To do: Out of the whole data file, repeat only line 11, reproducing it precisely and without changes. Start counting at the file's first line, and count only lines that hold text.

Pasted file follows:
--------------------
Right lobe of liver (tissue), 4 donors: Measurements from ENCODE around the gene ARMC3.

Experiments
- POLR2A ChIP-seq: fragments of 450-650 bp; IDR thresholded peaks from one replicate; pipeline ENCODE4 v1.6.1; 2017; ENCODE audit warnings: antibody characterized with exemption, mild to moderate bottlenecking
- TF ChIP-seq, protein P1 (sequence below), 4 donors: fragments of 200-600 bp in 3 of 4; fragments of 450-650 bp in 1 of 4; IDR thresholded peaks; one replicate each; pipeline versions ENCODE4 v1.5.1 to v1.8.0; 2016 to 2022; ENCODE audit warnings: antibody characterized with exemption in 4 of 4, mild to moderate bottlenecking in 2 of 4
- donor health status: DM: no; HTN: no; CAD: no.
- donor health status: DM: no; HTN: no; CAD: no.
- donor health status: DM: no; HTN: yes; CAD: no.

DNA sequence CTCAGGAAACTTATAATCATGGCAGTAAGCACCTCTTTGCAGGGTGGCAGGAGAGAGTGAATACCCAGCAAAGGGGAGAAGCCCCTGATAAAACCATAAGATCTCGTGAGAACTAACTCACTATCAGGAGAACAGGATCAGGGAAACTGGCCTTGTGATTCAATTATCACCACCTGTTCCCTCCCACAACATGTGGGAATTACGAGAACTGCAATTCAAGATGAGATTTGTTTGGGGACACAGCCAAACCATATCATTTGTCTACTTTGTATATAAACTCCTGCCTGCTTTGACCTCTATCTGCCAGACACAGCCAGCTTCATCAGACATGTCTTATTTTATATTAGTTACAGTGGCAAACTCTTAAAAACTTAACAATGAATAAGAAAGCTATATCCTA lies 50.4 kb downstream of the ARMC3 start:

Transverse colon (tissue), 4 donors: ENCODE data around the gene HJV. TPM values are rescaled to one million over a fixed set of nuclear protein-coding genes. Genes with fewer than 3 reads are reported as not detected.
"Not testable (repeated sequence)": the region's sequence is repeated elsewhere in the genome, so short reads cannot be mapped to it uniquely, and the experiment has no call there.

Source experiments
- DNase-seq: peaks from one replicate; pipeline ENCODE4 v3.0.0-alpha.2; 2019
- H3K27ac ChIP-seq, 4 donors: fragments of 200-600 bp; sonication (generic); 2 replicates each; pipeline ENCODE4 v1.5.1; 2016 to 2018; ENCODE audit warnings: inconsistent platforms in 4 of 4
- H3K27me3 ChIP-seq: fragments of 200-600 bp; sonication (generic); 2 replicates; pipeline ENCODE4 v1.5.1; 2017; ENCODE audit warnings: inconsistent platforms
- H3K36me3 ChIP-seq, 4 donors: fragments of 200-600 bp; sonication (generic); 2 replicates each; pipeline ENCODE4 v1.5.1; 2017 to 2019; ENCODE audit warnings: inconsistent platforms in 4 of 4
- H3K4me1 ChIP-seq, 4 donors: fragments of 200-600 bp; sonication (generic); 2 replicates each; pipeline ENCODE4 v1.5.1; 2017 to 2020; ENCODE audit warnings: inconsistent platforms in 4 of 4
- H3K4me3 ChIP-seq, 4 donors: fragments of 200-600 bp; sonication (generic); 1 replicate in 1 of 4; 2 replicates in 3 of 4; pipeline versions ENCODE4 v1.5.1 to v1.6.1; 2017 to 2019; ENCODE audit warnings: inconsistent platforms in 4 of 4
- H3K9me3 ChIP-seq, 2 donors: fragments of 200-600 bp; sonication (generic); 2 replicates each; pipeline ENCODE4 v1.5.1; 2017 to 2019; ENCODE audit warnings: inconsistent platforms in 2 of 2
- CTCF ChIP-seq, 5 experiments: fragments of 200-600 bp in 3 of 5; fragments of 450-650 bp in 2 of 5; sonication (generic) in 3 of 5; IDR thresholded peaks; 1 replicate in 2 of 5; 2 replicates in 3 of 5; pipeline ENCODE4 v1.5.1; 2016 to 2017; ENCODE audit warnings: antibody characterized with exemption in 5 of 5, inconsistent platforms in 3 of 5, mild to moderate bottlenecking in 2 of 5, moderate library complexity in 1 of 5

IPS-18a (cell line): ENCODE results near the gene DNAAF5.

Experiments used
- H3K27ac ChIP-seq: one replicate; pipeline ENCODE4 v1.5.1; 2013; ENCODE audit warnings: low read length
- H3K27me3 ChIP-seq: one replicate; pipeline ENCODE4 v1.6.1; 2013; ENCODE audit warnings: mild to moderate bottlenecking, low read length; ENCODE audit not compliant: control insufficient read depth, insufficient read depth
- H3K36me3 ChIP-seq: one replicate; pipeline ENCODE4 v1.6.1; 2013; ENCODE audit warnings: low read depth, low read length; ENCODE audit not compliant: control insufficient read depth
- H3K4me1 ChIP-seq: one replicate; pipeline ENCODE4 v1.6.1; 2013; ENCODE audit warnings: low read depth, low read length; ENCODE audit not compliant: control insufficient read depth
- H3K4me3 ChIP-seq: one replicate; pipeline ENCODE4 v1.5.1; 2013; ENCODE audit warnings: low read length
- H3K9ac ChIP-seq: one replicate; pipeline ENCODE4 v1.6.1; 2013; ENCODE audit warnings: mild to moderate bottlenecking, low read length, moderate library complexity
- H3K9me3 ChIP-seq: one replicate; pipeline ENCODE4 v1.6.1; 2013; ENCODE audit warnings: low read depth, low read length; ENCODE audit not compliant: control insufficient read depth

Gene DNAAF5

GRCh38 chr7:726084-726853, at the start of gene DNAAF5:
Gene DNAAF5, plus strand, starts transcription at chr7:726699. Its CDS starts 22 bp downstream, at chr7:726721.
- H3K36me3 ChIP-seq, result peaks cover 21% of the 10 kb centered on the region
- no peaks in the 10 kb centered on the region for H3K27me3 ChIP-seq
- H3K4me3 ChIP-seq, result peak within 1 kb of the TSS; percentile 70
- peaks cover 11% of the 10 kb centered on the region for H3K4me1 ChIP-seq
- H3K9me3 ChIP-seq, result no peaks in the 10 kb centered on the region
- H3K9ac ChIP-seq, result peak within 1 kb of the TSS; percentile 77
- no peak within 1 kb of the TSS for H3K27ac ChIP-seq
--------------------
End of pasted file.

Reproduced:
Source experiments